Tax season is an opportune time for fraudsters and bad actors to target Denver area businesses and individual taxpayers. As the number of taxpayers filing electronically increases it has created a target-rich environment for fraud to be committed. In fact, there were 7.8M reports of suspicious activities made to the IRS in 2022 alone. The activities included online scams such as phishing and smishing along with the use of threatening phone calls and fraudulent letters to demand immediate tax payment. These government imposter scams have become more prevalent and have prompted the IRS and the Colorado Attorney General’s Office to issue taxpayer warnings. To help clients, prospects, and others, Whipplewood CPAs have provided a summary of the key recommendations below.
The IRS has warned taxpayers to be alert of fake communications posing to be from the IRS or other regulatory agencies. Often the communications come as emails or texts and attempt to get taxpayers to reveal valuable financial and personal information such as bank account numbers that can lead to identity theft. The most popular scams include:
- Phishing Emails – These are emails sent by fraudsters that appear to be from the IRS or other state tax agencies. These emails include false statements about phony tax refunds available or threats about legal/criminal charges arising from nonpayment penalties. The one component that ties them all together is the request for personally identifiable information needed urgently to resolve the issue.
- Smishing – Scammers have become more sophisticated and now have a reach that extends past email to text. Smishing refers to a text or SMS message that essentially uses the same techniques as outlined above. These include phrases like Unusual Activity Report, or Your Account is Now on Hold. There is usually a link to a fake website where a bank account and other information can be entered to resolve the matter.
It is critical not to fall victim to these common scam tactics. It is important to note that the IRS initiates most contact through regular mail and never initiates contact via email, tax or social media regarding a bill or tax refund.
Other Tax Time Scams
In addition to electronic means, scammers will also attempt to access such information through regular mail or via the phone. Known as government imposter scams, these tactics usually involve someone falsely presenting themselves as a member of the IRS, Colorado Department of Revenue, or other state agencies. These fraudsters use several tactics to obtain cooperation including threats of legal action for failure to comply.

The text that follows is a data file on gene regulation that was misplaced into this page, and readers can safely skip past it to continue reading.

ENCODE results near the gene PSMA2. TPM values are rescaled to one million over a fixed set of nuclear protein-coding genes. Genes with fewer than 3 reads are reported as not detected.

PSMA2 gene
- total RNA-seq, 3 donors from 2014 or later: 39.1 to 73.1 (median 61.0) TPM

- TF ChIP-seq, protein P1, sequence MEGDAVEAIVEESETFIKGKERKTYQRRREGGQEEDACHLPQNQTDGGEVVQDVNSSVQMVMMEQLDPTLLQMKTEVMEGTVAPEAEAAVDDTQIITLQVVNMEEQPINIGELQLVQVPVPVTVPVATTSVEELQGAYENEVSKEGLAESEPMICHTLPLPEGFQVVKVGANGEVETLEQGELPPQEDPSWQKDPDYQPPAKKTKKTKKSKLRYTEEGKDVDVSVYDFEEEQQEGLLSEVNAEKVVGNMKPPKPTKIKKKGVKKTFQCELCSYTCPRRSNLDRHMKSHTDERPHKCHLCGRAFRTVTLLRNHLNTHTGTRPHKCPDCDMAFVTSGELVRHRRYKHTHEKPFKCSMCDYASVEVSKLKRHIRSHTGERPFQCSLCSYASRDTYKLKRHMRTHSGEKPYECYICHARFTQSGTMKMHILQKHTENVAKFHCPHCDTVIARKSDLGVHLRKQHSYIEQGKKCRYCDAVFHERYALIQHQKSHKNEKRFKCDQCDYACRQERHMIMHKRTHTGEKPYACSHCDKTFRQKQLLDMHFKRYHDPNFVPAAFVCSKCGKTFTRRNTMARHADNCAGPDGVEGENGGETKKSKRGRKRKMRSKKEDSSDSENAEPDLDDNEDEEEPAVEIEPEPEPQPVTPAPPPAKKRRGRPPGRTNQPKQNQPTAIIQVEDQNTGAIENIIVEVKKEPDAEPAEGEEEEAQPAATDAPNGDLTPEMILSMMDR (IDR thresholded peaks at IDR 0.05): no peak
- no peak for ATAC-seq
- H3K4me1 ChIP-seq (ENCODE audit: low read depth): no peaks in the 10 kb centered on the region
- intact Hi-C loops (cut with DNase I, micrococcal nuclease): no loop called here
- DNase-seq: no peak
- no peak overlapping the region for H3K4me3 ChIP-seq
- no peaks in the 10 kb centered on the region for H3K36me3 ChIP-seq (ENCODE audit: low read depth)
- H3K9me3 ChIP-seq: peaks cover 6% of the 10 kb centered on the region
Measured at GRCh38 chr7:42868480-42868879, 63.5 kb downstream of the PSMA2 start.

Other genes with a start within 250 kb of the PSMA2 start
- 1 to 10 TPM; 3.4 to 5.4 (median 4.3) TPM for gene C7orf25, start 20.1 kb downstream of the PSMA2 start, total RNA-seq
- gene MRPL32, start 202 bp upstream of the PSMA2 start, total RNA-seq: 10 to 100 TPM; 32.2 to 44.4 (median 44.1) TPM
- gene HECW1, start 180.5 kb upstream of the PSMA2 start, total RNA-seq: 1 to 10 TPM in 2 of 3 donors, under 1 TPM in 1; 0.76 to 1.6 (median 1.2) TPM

When fraud attempts arrive through mail scammers use official-looking materials including IRS or Colorado Department of Revenue logos. When using the phone, there will be official-sounding titles, which are completely false, in an attempt to take advantage of most taxpayers’ desire to do the right thing. Unfortunately, these are all nefarious activities.
The Colorado Attorney General is clear that local and state agencies will never ask for personal information, send money, or make payments via wire transfers. If there is concern about potential fraud, it is important to directly contact the agency using the information listed on their website.
Awareness is the key to avoiding fraud. While most Denver businesses and individuals will not be impacted by these schemes, it is important to know how to detect such illicit activities. If you have questions about the information outlined above or need assistance with a tax or accounting issue, Whipplewood CPAs can help. For additional information call 303-989-7600 or click here to contact us. We look forward to speaking with you soon.